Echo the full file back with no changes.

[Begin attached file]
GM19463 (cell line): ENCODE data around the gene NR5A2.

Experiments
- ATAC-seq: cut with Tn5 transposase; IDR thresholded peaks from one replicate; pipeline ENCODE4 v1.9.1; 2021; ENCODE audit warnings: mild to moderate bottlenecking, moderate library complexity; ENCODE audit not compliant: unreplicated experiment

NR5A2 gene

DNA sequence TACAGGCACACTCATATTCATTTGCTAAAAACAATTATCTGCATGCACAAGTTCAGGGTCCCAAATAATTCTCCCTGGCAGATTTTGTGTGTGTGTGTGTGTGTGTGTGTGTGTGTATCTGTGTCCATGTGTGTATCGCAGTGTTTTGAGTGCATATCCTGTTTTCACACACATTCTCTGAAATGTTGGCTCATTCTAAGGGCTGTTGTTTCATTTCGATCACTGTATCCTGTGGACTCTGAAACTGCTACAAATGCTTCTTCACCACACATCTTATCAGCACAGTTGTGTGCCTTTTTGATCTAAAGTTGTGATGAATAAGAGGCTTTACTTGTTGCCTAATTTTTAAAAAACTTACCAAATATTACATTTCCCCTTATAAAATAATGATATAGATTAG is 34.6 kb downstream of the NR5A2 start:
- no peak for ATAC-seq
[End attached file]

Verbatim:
GM19463 (cell line): ENCODE data around the gene NR5A2.

Experiments
- ATAC-seq: cut with Tn5 transposase; IDR thresholded peaks from one replicate; pipeline ENCODE4 v1.9.1; 2021; ENCODE audit warnings: mild to moderate bottlenecking, moderate library complexity; ENCODE audit not compliant: unreplicated experiment

NR5A2 gene

DNA sequence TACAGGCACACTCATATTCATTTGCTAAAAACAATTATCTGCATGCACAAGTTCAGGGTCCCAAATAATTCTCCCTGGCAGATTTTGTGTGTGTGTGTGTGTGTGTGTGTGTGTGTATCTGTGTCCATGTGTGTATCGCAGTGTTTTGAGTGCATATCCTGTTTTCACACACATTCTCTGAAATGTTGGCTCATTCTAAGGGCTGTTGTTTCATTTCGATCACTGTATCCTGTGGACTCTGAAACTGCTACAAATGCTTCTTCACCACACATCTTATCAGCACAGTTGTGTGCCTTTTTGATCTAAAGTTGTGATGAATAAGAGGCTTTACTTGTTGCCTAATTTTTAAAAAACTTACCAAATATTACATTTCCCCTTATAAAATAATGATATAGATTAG is 34.6 kb downstream of the NR5A2 start:
- no peak for ATAC-seq